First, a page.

706 F2d 638 Abdul-Alim Amin v. Universal Life Insurance Company of Memphis Tennessee

706 F.2d 638

Jamil ABDUL-ALIM AMIN, Plaintiff-Appellant,

No. 82-3725

Summary Calendar.
United States Court of Appeals,
Fifth Circuit.

June 6, 1983.

Jamil Abdul-Alim Amin, pro se.

Brown & Evans, Walter L. Evans, Memphis, Tenn., Ronald C. Davis, New Orleans, La., for defendant-appellee.

Appeal from the United States District Court for the Eastern District of Louisiana.

Before GEE, RANDALL and TATE, Circuit Judges.



The plaintiff, Jamil Abdul-Alim Amin, commenced this breach-of-contract action in the federal district court on August 1, 1982. In its motion to dismiss, filed pursuant to Fed.R.Civ.P. 12(b), the defendant, Universal Life Insurance Company, maintained, inter alia, that the federal court did not have jurisdiction to entertain the plaintiff's claim and that the claim was barred by the state period of prescription. After the plaintiff amended his complaint to include allegations that there was diversity of citizenship between the parties and that the relief sought was greater than the jurisdictional prerequisite of $10,000, see 28 U.S.C. Sec. 1332, the district court dismissed the plaintiff's action on the ground that it was time-barred under the Louisiana prescription statute. The plaintiff appealed.1 For the reasons set forth below, we reverse and remand for further proceedings not inconsistent with this opinion.


The plaintiff began to work for the defendant in February, 1968, at its Lake Charles, Louisiana office. The plaintiff alleged in his complaint that in January, 1972, the defendant made an oral agreement to provide him with a written contract to manage the Jackson, Mississippi district if he did a good job as acting manager of the Lake Charles district. On August 2, 1972, Amin quit his job because the defendant had not offered him the promised contract.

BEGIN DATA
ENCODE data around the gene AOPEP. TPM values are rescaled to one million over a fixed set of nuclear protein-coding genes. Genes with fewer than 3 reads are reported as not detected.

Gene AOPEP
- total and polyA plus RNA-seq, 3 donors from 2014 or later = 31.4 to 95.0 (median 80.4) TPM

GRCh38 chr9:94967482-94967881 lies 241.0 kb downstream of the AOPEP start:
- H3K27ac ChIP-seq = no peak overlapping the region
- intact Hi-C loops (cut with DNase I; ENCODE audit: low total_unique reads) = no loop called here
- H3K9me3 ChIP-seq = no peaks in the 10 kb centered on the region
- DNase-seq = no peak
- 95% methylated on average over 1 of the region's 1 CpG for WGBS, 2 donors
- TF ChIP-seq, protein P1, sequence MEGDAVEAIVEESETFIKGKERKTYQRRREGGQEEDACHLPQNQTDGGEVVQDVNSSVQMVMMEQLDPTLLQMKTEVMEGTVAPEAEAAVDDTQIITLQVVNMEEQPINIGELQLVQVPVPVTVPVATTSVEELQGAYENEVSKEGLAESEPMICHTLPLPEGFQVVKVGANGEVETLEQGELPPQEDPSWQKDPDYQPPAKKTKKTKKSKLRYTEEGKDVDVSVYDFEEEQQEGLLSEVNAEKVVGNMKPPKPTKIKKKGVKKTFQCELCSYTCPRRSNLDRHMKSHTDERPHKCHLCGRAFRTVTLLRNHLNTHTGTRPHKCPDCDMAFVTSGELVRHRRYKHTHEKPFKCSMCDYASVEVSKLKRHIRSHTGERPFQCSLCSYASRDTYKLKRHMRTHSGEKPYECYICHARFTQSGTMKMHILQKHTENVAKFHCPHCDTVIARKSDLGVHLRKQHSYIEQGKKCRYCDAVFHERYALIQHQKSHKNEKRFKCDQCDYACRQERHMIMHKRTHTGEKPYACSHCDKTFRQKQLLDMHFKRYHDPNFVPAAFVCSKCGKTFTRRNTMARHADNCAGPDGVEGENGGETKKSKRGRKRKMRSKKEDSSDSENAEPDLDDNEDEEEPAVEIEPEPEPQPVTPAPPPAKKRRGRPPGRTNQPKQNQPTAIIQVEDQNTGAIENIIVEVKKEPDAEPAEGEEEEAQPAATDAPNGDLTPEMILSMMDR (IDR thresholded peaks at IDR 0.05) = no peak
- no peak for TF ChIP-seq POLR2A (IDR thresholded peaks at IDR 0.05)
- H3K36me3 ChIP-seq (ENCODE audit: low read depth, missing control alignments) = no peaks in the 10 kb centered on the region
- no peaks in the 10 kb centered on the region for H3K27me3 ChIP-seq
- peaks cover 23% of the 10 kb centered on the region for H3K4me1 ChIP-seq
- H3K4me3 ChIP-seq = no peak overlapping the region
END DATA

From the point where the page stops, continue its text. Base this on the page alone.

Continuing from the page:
While a statute-of-limitations defense may be raised in a motion to dismiss under Fed.R.Civ.P. 12(b)(6), such a motion should not be granted unless "it appears beyond doubt that the plaintiff can prove no set of facts in support of his claim which would entitle him to relief." Mann v. Adams Realty Co., 556 F.2d 288, 293 (5th Cir.1977) (citing Conley v. Gibson, 355 U.S. 41, 45-46, 78 S.Ct. 99, 101-102, 2 L.Ed.2d 80 (1957)). In its consideration of a rule 12(b)(6) motion, the court "must accept as true all well pleaded facts in the complaint, and the complaint is to be liberally construed in favor of the plaintiff." Kaiser Aluminum & Chemical Sales, Inc. v. Avondale Shipyards, Inc., 677 F.2d 1045, 1050 (5th Cir.1982); accord, 5 C. Wright & A. Miller, Federal Practice and Procedure Sec. 1357 (1969).


In this diversity action, the Louisiana prescriptive period is controlling. See Guaranty Trust Co. v. York, 326 U.S. 99, 65 S.Ct. 1464, 89 L.Ed. 2079 (1945). Under Louisiana law, a breach of contract action must be brought within ten years of the date that the cause of action arose. La.Civ.Code Ann. Sec. 3544 (West 1953); Scobee v. Lewis, 264 So.2d 704, 708 (La.App.), writ denied, 262 La. 1179, 266 So.2d 451 (La.1972). The prescriptive period is computed from the date that the contract was allegedly breached, not from the date that it was entered into, Deshotels v. Fruge, 364 So.2d 258, 261 (La.App.1978), and the period continues to run through midnight of the last day of the tenth year. Breaux v. Broussard, 116 La. 215, 40 So. 639 (1906) (where period began to run on February 6, 1895, prescription was acquired on February 7, 1905).